M S Benbow & Associates (MSB) was enlisted to provide engineering, drafting and design, system planning, cost estimate planning and construction assistance to enable the client to comply with this new EPA reporting criteria.
The scope of the project included:
- Replacing and upgrading the O2 analyzer to one that could measure a dry sample basis. This involved removing and blinding the existing in situ connection.
- Installing a new SO2 sensor/analyzer in existing shelter at grade and connecting the sample feed to an existing system.
- Replacing validation controls (via an existing PLC) with a new CEMS controller/Data Acquisition and Data Handling System to ensure accurate validation functions. The CEMS controller connected to the existing plant analyzer V-LAN network via newly installed Ethernet switch. CEMS historization and reporting requirements would be available via the CEMS server.
- Connecting priority one hardwire alarms to the DCS as well as the analog concentration readings. The other pertinent data was sent to the CEMS server via the Ethernet connection.
- Existing raw SO2 and O2 concentration signal wiring to DCS remained in place, and a new corrected SO2 measurement value was connected to DCS via the new CEMS controller. Various other data points and alarms were sent to the CEMS Data Acquisition Server via the dedicated fiber network.
- Since the old PLC functionality was replaced by the new CEMS controller, the PLC was converted into the new analyzer building alarm system. New interior building monitors (O2 depletion, smoke alarm) were installed; exterior beacon and siren warned of possible interior hazards; and alarms were hardwired to the DCS.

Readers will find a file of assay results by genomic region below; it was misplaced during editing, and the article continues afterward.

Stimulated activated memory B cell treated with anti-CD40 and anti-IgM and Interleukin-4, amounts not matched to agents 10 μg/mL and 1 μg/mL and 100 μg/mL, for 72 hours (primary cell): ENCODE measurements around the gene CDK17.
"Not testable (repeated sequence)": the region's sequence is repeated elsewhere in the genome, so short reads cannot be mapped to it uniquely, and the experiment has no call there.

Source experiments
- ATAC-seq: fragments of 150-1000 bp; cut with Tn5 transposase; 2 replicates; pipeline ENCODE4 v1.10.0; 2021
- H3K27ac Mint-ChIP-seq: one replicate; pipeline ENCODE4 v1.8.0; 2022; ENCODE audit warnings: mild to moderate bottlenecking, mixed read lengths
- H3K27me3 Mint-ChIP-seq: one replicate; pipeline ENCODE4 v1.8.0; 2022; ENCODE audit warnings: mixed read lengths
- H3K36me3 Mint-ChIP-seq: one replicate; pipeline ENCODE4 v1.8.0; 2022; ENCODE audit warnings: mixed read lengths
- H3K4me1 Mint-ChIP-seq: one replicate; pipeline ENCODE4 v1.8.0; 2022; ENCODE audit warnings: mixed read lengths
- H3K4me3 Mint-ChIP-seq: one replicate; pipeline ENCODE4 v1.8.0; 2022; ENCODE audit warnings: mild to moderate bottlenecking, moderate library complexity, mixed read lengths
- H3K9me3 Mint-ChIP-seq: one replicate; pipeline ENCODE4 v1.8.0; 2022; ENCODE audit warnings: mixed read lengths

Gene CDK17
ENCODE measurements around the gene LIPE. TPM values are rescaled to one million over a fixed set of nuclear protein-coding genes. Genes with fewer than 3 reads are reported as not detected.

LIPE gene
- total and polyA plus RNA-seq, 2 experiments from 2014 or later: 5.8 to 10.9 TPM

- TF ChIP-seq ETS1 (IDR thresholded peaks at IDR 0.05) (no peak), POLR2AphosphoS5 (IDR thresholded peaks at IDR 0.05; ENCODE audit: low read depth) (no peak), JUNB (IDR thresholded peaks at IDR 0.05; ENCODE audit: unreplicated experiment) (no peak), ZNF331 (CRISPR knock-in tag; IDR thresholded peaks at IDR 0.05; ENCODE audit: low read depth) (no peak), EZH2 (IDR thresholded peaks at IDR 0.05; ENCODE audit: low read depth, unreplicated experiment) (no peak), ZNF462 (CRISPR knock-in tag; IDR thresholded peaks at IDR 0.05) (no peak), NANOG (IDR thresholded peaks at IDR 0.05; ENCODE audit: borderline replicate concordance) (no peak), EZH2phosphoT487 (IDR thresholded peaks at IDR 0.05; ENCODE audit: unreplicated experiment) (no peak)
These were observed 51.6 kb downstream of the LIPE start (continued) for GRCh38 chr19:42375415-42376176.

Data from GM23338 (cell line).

M S Benbow & Associates (MSB) was contracted to upgrade current controls to a SCADA and telemetry for the pump stations, which involved monitoring the sump alarms, levels and pump status at seven remote sewage pump stations, integrating all of the stations on the same SCADA, communications and telemetry platform.
MSB was the engineering firm responsible for drafting & design, engineering, specification, and testing of the SCADA upgrade.
The project to install equipment and instrumentation necessary to meet the standards required elevated dock sump vents and visual and audible high-level alarms. Per the standards, the sumps must be a closed system with a vent to the atmosphere. The vents should be pressure/vacuum regulated and discharge a minimum of 9.8 feet (3 m) above platforms and 50 feet (15 m) from any equipment; and sump tanks should be designed with high-level alarms displayed in a central manned location.
Work required was to:
- Install mechanical piping as necessary to move vent point to 9.8 feet above sump top and 50 feet from any nearby equipment.
- Piping modifications at the sumps would require flushing and inerting the vessels so structural supports could be installed to support additional vertical and horizontal sections of vent piping to meet elevation and distance requirements.
- Install pressure-vacuum vent relief valve on vent piping.
- Install SCADA system components (wireless radios, programmable logic controller and enclosures with battery backup) and local alarm beacon and siren at each dock location. Continuous level and high level alarms will be displayed at each sump location as well as a centralized manned operator location.
- Install process connection on sump for new radar-level instruments.
- The SCADA/alarm panel enclosure components were DC powered sourced from a battery bank located within the enclosure. The battery bank consisted of two redundant 24 VDC power supplies as a charging source fed from the docks’ 120VAC power panels. Each new alarm panel would receive power supply from two sources, the docks’ local power panel and an emergency battery bank reserve.
MSB recommended an additional level of functionality testing to ensure the system would work as intended. This PLC checkout test procedure, in addition to the factory accepted test procedure, allowed for the seamless upgrade, installation and validation of the CEMS system.
In addition to meeting compliance with new federal EPA performance and monitoring requirements, the client was able to incorporate the PLC function into installing new safety measures.